COURTHOUSE NOW OPEN TO THE PUBLIC
Welcome to the Oconee County Property Appraisal Office Web Site!
Due to the economic climate and limited supply real property in Oconee County has experienced tremendous growth especially in the residential area. The Property Appraisal office is mandated by the Department of Revenue to keep their assessments in line with the previous years sales in determining all ad valorem values. To determine your tax amount the fair market value is multiplied by .40, which is the assessment ratio in Georgia and then that amount is multiplied by the millage rate, which is determined by dividing the County or School budget by the total tax digest. The County Commissioners and the School Board conduct several open meetings each year to review their budgets and to determine the millage rate. These meetings are advertised in the paper as well as on their websites.
The Oconee County Board of Assessors are mailing assessment notices on May 20, 2022. You have the right to an appeal within 45 days of the mailing date which will be July 5, 2022. If you do not appeal within that time frame your right to appeal will be lost.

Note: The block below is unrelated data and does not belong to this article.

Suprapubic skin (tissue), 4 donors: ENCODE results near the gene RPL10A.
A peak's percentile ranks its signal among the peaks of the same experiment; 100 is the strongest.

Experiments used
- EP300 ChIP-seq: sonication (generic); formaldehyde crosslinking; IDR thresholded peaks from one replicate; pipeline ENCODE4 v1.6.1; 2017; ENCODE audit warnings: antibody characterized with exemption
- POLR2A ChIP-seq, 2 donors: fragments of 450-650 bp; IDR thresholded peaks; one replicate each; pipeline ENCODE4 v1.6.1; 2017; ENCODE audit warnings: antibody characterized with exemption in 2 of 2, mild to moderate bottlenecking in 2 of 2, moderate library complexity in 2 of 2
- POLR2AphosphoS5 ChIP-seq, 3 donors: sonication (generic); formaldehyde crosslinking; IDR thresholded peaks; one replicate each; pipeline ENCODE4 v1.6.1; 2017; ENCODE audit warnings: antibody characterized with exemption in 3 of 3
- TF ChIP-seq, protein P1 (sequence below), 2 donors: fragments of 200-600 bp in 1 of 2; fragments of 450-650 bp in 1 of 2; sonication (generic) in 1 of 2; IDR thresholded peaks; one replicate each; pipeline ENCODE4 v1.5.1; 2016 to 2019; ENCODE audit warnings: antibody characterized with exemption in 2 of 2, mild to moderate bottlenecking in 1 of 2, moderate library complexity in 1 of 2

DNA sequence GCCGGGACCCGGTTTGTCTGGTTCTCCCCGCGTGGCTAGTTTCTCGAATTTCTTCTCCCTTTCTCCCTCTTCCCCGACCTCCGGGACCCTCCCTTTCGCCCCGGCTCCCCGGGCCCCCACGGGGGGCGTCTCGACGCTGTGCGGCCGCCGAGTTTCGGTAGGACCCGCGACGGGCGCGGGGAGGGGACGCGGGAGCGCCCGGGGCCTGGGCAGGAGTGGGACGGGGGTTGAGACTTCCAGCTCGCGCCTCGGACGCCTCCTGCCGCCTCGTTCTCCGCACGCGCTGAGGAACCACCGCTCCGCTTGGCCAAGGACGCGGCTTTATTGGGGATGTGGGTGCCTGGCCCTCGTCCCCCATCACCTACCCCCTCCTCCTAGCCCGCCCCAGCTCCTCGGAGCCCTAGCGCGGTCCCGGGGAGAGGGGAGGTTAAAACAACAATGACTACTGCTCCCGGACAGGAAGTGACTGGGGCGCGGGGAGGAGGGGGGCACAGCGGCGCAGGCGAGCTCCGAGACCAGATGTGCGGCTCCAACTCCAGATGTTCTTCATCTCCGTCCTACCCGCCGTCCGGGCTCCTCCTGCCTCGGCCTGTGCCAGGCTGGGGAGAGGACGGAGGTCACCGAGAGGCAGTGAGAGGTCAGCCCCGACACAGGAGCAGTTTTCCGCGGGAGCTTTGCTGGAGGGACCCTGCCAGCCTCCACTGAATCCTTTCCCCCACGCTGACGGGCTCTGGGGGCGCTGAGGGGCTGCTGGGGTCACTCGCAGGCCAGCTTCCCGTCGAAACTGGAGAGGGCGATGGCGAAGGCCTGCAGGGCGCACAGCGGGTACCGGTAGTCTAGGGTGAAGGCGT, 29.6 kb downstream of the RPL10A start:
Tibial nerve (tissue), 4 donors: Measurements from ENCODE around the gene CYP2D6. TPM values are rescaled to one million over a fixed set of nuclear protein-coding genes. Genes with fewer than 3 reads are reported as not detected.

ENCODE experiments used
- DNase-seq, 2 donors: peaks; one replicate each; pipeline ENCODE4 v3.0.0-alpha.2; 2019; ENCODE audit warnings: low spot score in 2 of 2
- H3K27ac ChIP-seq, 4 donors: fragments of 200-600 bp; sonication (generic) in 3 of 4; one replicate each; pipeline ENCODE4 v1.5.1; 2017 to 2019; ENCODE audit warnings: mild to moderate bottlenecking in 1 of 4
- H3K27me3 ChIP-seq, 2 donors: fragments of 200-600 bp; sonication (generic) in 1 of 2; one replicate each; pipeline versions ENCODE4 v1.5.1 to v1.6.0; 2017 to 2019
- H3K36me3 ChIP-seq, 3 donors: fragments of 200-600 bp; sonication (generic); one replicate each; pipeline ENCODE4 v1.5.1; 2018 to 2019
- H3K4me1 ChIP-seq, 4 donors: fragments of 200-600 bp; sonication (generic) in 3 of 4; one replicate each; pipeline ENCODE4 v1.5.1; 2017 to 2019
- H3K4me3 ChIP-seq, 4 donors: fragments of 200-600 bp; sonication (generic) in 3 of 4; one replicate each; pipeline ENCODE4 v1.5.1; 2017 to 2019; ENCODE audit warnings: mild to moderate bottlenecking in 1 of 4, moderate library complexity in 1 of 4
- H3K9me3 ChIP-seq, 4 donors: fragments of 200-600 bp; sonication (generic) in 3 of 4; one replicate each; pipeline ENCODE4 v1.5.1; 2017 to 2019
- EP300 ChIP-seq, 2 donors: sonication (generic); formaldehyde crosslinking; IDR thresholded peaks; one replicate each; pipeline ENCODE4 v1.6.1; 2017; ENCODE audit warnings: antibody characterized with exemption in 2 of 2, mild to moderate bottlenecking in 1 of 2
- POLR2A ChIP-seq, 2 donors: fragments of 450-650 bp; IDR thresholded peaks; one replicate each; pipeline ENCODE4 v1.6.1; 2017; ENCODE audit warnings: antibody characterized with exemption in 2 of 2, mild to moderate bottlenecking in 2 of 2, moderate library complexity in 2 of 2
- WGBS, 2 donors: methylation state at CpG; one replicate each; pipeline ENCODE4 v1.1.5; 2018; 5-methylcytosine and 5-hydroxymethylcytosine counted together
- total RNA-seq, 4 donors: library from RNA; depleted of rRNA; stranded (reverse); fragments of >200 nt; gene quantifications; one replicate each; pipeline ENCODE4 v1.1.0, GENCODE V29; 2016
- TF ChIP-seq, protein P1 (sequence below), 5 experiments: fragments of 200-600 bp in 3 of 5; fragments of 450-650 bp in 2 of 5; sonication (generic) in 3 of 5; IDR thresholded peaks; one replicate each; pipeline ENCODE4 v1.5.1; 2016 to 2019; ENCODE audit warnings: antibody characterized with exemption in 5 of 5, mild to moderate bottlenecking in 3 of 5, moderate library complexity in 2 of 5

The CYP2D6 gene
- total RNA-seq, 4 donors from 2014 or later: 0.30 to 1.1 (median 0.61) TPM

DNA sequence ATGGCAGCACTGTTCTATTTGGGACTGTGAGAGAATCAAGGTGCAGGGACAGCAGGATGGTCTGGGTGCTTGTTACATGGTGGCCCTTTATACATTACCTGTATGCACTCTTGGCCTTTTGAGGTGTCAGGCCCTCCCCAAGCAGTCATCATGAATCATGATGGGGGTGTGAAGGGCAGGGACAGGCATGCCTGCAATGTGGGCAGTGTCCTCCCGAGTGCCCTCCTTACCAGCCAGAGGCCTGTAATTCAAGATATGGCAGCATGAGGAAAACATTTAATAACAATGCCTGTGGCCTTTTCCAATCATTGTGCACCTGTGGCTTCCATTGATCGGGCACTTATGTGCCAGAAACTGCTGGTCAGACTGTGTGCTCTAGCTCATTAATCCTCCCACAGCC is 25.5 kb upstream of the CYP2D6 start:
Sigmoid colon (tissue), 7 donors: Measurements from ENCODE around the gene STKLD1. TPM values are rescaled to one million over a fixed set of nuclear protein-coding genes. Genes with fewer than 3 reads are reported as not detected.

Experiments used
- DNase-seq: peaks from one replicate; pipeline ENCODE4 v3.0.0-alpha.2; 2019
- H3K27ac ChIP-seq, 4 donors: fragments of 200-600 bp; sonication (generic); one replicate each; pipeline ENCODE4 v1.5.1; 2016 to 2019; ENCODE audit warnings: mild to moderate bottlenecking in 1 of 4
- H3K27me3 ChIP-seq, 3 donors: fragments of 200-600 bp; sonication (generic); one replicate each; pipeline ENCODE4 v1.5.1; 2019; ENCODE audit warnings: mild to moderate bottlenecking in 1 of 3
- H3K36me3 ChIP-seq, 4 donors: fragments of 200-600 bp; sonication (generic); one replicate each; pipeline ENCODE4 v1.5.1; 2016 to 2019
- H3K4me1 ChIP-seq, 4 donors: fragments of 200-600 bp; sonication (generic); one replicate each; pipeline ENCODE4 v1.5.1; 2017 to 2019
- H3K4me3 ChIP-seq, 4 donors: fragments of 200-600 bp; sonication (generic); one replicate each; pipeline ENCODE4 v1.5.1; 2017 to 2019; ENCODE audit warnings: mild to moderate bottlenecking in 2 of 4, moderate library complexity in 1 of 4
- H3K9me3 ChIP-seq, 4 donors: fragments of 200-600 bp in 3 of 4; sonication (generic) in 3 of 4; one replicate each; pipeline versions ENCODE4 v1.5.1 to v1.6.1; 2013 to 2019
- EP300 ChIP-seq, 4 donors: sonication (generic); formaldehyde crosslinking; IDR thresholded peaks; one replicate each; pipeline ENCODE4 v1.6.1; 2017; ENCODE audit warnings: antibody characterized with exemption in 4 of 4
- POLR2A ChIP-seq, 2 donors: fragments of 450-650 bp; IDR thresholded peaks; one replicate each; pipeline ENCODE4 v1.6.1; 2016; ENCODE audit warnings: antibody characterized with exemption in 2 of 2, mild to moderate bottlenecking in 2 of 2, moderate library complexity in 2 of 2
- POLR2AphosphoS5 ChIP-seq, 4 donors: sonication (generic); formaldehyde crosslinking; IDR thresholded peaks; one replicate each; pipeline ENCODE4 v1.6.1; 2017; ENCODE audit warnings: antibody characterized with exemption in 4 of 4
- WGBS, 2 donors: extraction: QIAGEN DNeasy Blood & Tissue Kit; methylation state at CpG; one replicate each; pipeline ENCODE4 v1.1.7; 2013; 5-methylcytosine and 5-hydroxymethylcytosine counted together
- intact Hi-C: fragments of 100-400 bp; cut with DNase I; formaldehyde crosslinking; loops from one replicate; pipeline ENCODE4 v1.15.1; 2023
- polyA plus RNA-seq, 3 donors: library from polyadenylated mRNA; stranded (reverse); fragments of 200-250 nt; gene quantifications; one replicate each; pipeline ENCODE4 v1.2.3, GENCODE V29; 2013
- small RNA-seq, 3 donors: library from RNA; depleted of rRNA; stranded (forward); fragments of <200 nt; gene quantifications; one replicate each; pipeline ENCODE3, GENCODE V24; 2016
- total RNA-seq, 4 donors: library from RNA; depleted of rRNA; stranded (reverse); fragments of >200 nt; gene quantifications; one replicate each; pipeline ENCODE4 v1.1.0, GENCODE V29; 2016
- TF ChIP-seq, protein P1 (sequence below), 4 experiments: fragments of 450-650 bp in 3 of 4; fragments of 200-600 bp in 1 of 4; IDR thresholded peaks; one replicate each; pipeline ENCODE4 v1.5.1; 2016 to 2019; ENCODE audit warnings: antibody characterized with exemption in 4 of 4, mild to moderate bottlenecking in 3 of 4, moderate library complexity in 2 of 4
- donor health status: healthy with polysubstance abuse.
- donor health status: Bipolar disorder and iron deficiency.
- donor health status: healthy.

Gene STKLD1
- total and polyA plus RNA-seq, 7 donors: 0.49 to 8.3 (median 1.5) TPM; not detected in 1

Our office is open to the public from 8:00 AM until 5:00 PM, Monday through Friday.
The goal of the Oconee County Property Appraisal Office is to provide the people of Oconee County with a web site that is easy to use. You can search our site for a wealth of information on any property in Oconee County.
The information contained herein reflects the values established in the "most current published" tax digest. *Please note that the Assessors Office establishes values only. The Oconee County Tax Commissioner should be contacted with tax bill related questions.
Did you know?
Oconee County, the 135th county formed in Georgia, was created in 1875. Originally part of Clarke County, Oconee County takes
its name from the Oconee River.
The Eagle Tavern State Historical Site is located
in the county. Originally built as Fort Edward in 1789, the building had become a tavern by 1801. Some other interesting sites in the county are Happy Valley Pottery
and the William Daniell House.
The cotton monoculture prior to the 1930s badly damaged the soils of Oconee County. Today, only about 19% of the land is identified as prime farm land. About 56%
of the land is forest.
Jeanette Rankin, the first woman elected to Congress,
kept her summer home in Oconee County. She was elected to represent Montana before many states even allowed women to vote. Rankin was a pacifist and was the only
representative to vote against the U.S.'s entry into war against Japan.
Some of the special events in Oconee County include the Annual Oconee Fall Festival and the Christmas Parade.